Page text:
Parts Of Your Brain Go Berzerk On Microsleep

Here's what happens when you're exhausted, but trying to stay awake

The brain wins again
Aaron Jacobs via Flickr, CC by SA 2.0

If you try to function normally after you've pulled an all-nighter, your eyes start to drift shut no matter how much you try to keep them open. But what happens in the brain during those all-too-few blissful seconds of rest? While some parts of the brain behave the same way they would if you were settling in bed for the night, other areas reflect the unique tug-of-war between sleep and wakefulness, according to a paper published recently in the journal Neuroimage.

In the study, the researchers kept 18 volunteers awake in the lab for a lengthy 22 hours. Then they put these very tired individuals in a dark, warm fMRI machine and told them not to fall asleep. Of course, their eyes did close periodically—and the scanner was able to pick up what happened in their brains when they did. If their eyes closed, the participants were quickly urged to open them again by recorded audio messages. To make sure the results didn’t simply come from the eyes closing, the researchers compared these sleepy scans to those of well-rested people just closing their eyes.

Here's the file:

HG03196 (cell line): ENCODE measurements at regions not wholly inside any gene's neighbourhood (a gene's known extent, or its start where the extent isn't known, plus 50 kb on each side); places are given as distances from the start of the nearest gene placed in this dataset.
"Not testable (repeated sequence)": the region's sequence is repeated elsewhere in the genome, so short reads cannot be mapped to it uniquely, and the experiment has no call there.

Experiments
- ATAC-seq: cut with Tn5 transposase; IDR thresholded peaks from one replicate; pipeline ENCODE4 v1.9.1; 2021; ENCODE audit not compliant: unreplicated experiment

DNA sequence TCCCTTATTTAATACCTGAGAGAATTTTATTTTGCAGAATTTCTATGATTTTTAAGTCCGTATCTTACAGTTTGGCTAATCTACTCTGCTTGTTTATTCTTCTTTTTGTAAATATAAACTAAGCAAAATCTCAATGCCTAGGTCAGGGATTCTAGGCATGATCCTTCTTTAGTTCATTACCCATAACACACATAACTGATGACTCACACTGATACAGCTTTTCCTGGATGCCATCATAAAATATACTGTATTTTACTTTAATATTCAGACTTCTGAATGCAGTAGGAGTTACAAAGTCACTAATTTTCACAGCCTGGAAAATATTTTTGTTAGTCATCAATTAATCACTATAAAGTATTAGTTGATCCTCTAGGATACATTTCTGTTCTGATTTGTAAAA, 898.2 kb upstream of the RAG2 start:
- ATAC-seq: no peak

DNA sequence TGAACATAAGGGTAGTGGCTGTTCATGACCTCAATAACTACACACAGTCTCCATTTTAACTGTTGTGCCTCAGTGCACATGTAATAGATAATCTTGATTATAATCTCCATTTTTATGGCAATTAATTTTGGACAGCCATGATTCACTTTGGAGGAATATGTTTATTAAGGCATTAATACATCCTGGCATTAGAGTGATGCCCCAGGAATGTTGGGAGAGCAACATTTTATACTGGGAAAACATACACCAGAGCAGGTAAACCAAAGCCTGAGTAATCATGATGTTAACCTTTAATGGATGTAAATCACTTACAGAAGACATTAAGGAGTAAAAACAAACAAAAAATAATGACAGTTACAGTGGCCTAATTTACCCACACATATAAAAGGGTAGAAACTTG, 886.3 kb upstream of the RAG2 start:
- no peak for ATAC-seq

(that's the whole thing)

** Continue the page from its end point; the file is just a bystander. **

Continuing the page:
When the sleepy participants’ eyes closed in “microsleep,” a.k.a. dozing, the researchers saw reduced activity in the thalamus, the part of the brain responsible for relaying sensory and motor signals to other parts of the brain. The thalamus is also responsible for regulating sleep (and the same effect was found in the scans of rested participants) so this part isn’t very surprising.

But more surprisingly, the researchers saw increased activity in the parts of the brain associated with sensory processing, which could account for the vivid images that seem to spring up when you first drop off to sleep. The researchers also observed more activity in the frontal parietal lobe, responsible for helping you pay attention, likely as a result of the brain's attempt (and failure) to obey the "stay awake" command.

While this research may not help you stay awake better after a sleepless night, it could help scientists better understand the sleeping brain and the constant struggle between the conscious and unconscious brain.